Jamie Osnes Edwards and her family in Nha Trang, Khanh Hoa Province, March 2021, before the fourth Covid-19 wave struck the country. Photo courtesy of Jamie Osnes Edwards

Safe and cautious

Jerry Wang, a Chinese living in Hanoi, said he would go to Da Nang and Hue for the Lunar New Year holiday. He was confident about traveling because he was fully vaccinated and most infections now were very mild compared to those getting infected last year.

Wang said he wished to go back to China and see his family but he canceled that plan because he would have to quarantine in a hotel for three weeks. Also, there are few flights between Vietnam and China at present.

"Not going home to spend Tet with family is the biggest difference for me this year."

Wang said he would wear a mask almost all the time, be careful in public spaces, sleep early and maintain good hygiene to keep his immune system strong.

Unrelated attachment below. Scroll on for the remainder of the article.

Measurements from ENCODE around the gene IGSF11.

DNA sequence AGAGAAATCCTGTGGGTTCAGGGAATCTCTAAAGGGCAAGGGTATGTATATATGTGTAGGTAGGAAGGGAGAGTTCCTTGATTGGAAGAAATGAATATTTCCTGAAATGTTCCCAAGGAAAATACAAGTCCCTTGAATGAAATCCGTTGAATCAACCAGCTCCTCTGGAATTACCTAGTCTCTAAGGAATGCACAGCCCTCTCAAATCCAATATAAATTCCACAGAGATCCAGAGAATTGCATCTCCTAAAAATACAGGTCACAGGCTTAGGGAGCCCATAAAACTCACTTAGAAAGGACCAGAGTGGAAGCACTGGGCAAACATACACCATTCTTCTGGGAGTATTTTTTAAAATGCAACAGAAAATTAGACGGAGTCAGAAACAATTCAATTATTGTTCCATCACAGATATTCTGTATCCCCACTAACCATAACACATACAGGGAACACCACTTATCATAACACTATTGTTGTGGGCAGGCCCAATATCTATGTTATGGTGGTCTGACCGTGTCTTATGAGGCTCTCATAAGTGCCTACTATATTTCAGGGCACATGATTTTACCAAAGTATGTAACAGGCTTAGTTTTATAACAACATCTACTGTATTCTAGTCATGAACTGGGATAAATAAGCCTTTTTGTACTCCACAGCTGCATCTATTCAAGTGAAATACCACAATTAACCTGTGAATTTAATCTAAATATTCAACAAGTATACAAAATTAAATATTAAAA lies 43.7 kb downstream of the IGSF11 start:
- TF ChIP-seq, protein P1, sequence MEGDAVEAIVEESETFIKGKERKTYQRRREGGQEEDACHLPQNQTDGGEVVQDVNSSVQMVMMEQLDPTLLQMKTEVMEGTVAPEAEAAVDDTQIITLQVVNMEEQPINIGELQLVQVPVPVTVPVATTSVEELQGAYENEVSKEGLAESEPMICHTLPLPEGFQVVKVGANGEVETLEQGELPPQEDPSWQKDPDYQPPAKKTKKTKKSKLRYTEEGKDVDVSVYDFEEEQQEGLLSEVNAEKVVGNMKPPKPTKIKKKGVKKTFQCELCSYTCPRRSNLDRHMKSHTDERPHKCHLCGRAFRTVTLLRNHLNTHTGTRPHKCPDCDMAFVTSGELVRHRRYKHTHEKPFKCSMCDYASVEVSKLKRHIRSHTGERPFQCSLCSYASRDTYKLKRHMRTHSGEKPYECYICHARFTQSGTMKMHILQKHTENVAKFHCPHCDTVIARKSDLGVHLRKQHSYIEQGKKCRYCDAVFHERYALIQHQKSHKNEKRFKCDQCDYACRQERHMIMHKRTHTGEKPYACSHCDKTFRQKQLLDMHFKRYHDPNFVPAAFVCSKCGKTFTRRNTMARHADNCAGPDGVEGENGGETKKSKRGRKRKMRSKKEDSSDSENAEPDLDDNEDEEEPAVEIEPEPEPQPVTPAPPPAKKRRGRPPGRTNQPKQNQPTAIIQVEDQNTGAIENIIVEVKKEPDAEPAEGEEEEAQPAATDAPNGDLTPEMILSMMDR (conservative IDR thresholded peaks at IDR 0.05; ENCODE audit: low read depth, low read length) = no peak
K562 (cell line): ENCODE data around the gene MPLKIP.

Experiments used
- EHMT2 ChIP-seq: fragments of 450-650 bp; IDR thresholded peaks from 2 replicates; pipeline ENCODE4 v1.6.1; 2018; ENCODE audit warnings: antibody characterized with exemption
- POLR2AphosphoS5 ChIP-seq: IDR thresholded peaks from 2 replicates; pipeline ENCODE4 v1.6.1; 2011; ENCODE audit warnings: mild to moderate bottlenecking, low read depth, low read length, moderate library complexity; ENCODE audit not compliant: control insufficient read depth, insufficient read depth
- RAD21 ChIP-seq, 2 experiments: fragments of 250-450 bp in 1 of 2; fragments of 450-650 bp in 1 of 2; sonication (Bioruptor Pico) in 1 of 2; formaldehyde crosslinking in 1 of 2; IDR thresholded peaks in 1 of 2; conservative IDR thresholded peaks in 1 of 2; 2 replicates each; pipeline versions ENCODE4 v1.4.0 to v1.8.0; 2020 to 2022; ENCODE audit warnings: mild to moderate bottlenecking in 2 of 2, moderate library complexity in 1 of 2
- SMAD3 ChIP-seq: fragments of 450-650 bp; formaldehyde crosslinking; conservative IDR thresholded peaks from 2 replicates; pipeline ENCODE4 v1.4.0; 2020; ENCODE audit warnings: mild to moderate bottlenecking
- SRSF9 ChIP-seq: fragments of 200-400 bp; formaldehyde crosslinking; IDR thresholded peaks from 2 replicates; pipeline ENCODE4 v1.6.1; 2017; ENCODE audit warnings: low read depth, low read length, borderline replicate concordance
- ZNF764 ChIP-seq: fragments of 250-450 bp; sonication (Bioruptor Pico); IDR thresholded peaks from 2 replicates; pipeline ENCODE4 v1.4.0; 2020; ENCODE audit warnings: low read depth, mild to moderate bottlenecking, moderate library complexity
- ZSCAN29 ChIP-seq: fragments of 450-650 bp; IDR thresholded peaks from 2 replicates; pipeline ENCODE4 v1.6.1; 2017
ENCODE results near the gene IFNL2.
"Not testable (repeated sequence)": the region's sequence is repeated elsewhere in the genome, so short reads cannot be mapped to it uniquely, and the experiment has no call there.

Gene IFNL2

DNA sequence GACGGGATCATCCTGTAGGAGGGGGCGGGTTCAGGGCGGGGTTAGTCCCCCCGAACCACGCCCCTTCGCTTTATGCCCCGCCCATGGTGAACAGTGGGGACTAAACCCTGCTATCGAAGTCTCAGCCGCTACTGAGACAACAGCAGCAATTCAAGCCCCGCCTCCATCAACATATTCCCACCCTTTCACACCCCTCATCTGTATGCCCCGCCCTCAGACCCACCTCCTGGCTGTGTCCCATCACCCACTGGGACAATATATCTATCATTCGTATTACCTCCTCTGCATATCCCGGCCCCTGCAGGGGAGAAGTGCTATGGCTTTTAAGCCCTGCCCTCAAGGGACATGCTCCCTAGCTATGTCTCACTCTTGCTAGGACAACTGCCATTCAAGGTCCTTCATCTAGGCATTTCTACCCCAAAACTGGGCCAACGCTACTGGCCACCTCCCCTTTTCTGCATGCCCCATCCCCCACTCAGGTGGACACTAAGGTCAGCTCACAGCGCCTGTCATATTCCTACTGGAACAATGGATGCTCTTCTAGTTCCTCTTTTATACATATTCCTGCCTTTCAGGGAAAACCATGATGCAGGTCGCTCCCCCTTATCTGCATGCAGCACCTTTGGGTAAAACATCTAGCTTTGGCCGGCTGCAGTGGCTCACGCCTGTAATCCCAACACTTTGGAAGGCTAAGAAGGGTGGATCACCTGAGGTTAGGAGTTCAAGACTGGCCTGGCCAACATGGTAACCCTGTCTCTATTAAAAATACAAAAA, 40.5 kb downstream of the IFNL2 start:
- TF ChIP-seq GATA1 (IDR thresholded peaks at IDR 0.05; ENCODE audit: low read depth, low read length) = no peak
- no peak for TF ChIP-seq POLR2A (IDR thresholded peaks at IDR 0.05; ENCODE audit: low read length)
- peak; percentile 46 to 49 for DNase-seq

South African Bianca Jayde said she would spend the holiday with her best friend in Hoi An and Phu Quoc, enjoying the beautiful displays of the Lunar New Year decorations and "recharge and relax" after the stress of last year.

"I feel secure traveling this year as the majority of the population in Vietnam is vaccinated and have received their booster shots."

It seems that people in the country have confidence to celebrate Tet with their friends and families. Also, people were taking necessary precautions to limit the virus transmission, she felt.

Comparing the present situation to Tet last year, Jayde recalled that it was a time of uncertainty as it was the beginning of another Covid wave. She had spent most of her break inside her apartment.

Meanwhile, HCMC resident Linda Miller (name changed) from the U.S. said she and her husband would go to Phu Quoc to enjoy fresh air on the beach.

The couple did not want to return to their home countries and take the risk of getting infected, so they chose a domestic trip "to make some sort of city escape."

Miller said she felt secure about traveling because most people in Vietnam were vaccinated and the number of new cases in her departure and destination locations was low. Both HCMC and Kien Giang Province, home to Phu Quoc, have been classified as at low Covid risk for weeks.